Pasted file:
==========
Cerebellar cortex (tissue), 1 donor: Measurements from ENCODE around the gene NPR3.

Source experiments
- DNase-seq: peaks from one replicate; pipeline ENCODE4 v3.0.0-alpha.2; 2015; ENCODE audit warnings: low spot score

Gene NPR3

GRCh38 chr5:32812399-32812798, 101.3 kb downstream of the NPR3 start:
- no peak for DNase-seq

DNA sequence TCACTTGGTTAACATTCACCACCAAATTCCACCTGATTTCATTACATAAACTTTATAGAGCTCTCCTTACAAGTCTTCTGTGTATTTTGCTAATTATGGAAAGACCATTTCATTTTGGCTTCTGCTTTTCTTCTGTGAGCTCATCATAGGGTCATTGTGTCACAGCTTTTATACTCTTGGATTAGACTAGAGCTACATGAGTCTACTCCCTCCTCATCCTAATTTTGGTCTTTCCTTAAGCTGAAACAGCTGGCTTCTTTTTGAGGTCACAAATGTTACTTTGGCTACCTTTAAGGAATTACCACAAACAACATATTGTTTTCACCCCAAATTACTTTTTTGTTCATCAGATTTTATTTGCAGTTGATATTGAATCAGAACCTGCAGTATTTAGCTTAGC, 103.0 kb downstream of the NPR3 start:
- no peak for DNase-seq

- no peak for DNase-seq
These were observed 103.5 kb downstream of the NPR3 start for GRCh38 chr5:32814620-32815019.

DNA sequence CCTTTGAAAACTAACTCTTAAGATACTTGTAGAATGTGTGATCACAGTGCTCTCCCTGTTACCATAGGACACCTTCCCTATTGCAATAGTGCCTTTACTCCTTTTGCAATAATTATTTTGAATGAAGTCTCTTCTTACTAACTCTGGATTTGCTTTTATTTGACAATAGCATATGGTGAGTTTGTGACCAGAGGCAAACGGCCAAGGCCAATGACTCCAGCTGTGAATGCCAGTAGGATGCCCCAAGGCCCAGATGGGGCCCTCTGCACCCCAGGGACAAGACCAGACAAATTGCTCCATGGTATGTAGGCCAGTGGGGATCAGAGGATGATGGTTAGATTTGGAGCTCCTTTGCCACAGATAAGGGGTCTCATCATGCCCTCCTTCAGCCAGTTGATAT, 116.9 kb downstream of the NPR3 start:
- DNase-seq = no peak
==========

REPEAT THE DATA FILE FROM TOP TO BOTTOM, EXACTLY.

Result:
Cerebellar cortex (tissue), 1 donor: Measurements from ENCODE around the gene NPR3.

Source experiments
- DNase-seq: peaks from one replicate; pipeline ENCODE4 v3.0.0-alpha.2; 2015; ENCODE audit warnings: low spot score

Gene NPR3

GRCh38 chr5:32812399-32812798, 101.3 kb downstream of the NPR3 start:
- no peak for DNase-seq

DNA sequence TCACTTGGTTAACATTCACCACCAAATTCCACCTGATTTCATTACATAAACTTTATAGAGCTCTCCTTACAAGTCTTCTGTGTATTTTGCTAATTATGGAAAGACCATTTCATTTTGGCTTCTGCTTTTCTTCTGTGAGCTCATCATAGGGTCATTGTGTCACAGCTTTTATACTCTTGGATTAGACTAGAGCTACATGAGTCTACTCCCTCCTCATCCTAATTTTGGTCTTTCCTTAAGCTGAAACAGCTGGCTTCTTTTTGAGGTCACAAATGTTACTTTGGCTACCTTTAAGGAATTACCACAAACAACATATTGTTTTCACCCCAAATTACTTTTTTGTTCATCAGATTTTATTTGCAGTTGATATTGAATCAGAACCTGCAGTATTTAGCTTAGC, 103.0 kb downstream of the NPR3 start:
- no peak for DNase-seq

- no peak for DNase-seq
These were observed 103.5 kb downstream of the NPR3 start for GRCh38 chr5:32814620-32815019.

DNA sequence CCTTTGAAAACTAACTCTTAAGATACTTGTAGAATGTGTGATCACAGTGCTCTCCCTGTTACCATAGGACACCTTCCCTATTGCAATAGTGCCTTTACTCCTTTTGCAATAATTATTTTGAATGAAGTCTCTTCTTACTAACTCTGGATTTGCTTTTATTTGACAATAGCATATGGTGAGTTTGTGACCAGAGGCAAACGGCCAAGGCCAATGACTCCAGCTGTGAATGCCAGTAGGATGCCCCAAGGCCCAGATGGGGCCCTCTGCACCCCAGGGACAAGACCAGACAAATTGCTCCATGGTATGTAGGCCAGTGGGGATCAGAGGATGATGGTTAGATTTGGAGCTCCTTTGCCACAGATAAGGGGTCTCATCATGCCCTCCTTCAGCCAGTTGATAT, 116.9 kb downstream of the NPR3 start:
- DNase-seq = no peak